There’s even more on the adventuring side! Nicaragua takes exploring the volcanoes to a whole new level. Instead of just climbing them, observing their fiery pits of hell and climbing down, you can do all that and then slide down the slopes of Cerro Negro. This young volcano is very active, giving another twist to this already deadly activity. It’s best you did this with a guided tour because it can get really dangerous. Boarding down a volcano’s gravelly slope can get way too intense really fast, so think this one through before you actually go ahead and do it.
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Just like Antigua in Guatemala, Granada is a city in Nicaragua that showcases Spanish colonial architecture, cobbled streets and colourful designs. Wander its illustrious streets, try some local cuisine, have a portion of Gallo Pinto and rest (at least for a bit). Because what awaits you right outside of Granada is nothing short of hell. Travellers often visit the active volcano called Masaya that bellows angrily right outside Granada. Climbing to the top will reveal a fiery chasm at its heart. Be aware that you shouldn’t linger here for longer than 10 minutes as poisonous gases rise from the volcano.
There are several other places worth the visit, and we’ll cover them only briefly. Lake Nicaragua is a gorgeous body of water that fosters Ometepe, an island comprised of two volcanoes, Concepción and Maderas. Go kayaking to Ometepe, and then traverse it completely, hiking up to the volcanoes. Finally, go on a fishing trip to the Apoyo Lagoon and marvel at its simple, yet immense beauty.
Last but not the least important country on our list is Panama. Thousands of tourists arrive in Panama City each year, ready to pounce on every opportunity to experience this country to the fullest.
Quite obviously, the Panama Canal is one of the main attractions in the country. See where the great waterway between two oceans begins at Canal Expansion Observation Center in Colon on the Caribbean Sea. While you’re at it, grab something to eat in the famous Miraflores Restaurant. Since we’ve already started talking about food, we’ll mention that arroz con pollo and ceviche are the best things to have in Panama! This is a great way to see the largest source of income in Panama, all the while you’re having some local delicacies. The fact is that taxation of the waterway is the most important moneymaker in Panama, and most likely will be in years to come.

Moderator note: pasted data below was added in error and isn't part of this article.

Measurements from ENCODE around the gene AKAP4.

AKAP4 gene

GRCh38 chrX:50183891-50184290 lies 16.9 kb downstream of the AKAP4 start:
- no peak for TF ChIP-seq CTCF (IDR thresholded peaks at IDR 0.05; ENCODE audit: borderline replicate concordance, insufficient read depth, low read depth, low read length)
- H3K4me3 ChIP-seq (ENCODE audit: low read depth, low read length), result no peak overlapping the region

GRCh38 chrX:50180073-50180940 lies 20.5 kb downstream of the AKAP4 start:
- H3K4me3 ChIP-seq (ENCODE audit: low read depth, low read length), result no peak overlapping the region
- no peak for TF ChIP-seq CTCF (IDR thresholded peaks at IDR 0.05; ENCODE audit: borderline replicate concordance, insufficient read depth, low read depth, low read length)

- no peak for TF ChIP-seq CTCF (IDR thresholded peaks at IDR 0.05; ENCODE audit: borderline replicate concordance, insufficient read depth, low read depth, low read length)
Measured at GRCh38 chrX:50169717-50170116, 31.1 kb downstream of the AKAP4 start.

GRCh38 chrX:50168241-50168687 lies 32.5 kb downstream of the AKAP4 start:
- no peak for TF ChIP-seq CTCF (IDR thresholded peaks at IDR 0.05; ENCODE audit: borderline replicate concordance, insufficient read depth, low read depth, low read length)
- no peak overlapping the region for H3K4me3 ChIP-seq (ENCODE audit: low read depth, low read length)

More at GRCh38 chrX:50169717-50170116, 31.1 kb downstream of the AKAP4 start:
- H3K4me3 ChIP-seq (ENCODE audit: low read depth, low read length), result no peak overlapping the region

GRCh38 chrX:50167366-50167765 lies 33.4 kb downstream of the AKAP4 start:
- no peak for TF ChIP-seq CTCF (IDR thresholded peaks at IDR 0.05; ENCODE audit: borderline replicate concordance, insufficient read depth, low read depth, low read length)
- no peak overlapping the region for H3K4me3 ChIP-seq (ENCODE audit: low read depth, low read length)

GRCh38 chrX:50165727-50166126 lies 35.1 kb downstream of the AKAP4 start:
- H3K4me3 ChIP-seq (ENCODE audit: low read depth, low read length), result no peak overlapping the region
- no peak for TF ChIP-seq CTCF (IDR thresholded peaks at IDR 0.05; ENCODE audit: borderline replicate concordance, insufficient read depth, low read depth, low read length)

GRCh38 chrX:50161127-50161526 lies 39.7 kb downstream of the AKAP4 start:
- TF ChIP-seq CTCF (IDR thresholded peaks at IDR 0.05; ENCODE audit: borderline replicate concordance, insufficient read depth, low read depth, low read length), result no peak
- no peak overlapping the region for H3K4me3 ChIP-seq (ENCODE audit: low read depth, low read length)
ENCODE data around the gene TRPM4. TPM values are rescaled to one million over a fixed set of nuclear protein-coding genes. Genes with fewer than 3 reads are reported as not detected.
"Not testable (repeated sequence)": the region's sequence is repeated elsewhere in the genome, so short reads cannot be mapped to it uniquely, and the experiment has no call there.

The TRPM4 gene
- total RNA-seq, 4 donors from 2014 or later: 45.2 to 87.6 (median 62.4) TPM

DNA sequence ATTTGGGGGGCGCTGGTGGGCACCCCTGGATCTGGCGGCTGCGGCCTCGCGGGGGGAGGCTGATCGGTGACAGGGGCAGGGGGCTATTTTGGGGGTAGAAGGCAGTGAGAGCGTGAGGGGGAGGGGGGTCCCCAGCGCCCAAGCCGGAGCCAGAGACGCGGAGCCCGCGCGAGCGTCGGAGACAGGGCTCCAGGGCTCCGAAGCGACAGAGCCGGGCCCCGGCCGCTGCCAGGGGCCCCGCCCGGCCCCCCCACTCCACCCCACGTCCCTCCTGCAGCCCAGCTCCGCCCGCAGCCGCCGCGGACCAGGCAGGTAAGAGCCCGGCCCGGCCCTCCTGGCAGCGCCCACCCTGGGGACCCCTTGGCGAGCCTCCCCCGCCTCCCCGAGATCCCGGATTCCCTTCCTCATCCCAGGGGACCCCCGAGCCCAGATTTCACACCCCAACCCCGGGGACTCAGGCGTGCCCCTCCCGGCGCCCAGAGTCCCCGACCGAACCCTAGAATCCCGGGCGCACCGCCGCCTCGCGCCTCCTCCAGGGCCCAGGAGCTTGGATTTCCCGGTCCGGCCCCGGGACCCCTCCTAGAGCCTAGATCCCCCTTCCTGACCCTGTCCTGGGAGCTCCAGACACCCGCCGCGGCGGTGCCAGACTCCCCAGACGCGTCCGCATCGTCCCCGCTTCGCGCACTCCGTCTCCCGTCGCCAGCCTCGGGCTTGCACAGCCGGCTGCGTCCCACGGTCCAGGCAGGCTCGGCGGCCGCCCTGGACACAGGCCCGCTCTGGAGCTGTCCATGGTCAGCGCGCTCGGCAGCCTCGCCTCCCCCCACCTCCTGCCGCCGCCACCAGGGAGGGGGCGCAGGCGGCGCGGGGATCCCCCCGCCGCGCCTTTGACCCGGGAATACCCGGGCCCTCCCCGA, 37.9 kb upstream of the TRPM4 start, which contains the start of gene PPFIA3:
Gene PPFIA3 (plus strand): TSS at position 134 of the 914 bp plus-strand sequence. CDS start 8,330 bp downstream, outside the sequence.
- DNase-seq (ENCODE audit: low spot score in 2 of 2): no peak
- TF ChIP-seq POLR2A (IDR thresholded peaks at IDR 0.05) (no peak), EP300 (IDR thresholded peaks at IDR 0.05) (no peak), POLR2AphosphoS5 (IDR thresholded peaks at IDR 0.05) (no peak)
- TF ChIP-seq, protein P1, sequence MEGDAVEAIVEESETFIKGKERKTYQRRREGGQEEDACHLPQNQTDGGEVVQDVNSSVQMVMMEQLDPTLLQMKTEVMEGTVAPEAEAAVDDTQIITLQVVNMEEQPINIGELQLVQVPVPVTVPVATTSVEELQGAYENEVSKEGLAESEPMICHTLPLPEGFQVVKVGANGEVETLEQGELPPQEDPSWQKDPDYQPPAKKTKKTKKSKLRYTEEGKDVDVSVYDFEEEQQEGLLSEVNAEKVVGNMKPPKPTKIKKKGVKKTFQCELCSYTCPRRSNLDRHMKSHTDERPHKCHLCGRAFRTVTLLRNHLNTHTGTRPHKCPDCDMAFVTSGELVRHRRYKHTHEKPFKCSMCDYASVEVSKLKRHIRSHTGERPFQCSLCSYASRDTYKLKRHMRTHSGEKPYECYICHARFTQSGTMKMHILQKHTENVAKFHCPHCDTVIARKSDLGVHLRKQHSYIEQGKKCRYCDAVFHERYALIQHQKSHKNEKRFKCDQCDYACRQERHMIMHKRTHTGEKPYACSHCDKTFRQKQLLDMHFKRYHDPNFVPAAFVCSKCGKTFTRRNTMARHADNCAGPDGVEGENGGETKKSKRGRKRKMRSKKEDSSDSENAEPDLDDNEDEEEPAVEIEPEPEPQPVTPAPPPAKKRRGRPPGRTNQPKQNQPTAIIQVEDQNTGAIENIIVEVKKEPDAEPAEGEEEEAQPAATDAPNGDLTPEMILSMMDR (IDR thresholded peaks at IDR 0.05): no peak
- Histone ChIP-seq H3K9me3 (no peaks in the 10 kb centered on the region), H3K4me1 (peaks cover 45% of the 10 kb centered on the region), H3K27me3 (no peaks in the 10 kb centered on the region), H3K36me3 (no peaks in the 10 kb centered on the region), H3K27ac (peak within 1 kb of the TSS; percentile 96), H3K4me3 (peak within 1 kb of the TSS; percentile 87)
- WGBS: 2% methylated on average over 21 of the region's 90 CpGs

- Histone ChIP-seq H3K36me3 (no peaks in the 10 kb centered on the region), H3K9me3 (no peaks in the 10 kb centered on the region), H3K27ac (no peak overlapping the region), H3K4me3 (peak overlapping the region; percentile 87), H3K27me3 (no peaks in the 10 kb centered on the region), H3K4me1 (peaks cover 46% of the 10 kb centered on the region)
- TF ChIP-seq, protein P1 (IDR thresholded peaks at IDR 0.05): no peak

Tourism isn’t too far behind obviously. Droves of tourists arrive each year and head out in each direction. Panama’s unique position between North and South America provides the area with extensive biodiversity. This moment has been well-captured in Biomuseo, which captures the history of this isthmus and its rich flora and fauna. You’ll find a lot of interesting exhibits here, including some interactive ones, summing up to a wholesome, fun experience.
Among other reasons why Panama is one of the best Central American countries to visit is the capital itself. Panama City offers a wide variety of pastimes, from amazing bars and restaurants, all the way to museums and architectural marvels. In fact, there are so many things to see and do it’s best to discover it with the help of a tour guide.
At the moment, it’s not too safe to head south. The border between Panama and Columbia is controlled by paramilitary groups and drug cartels. Staying away from the south will result in a much more pleasant experience for you.
How About Central America?
After so many years of isolation, political strifes and instabilities, countries of Central America are finally open to tourists from around the world.
Most of these countries have gotten significantly safer, and it’s had a positive impact on tourism. As you can no doubt tell from our list, they are still dangerous in many other aspects, prompting visitors to be careful and selective about what they do and where they go. Central America can be an excellent holiday destination, but you will need good travel insurance. Always inspect the country you’re about to visit. Look for signs of potential danger from volcanoes and tropical diseases. Make sure to get proper vaccinations before travelling to rainforests and you’ll have a good time!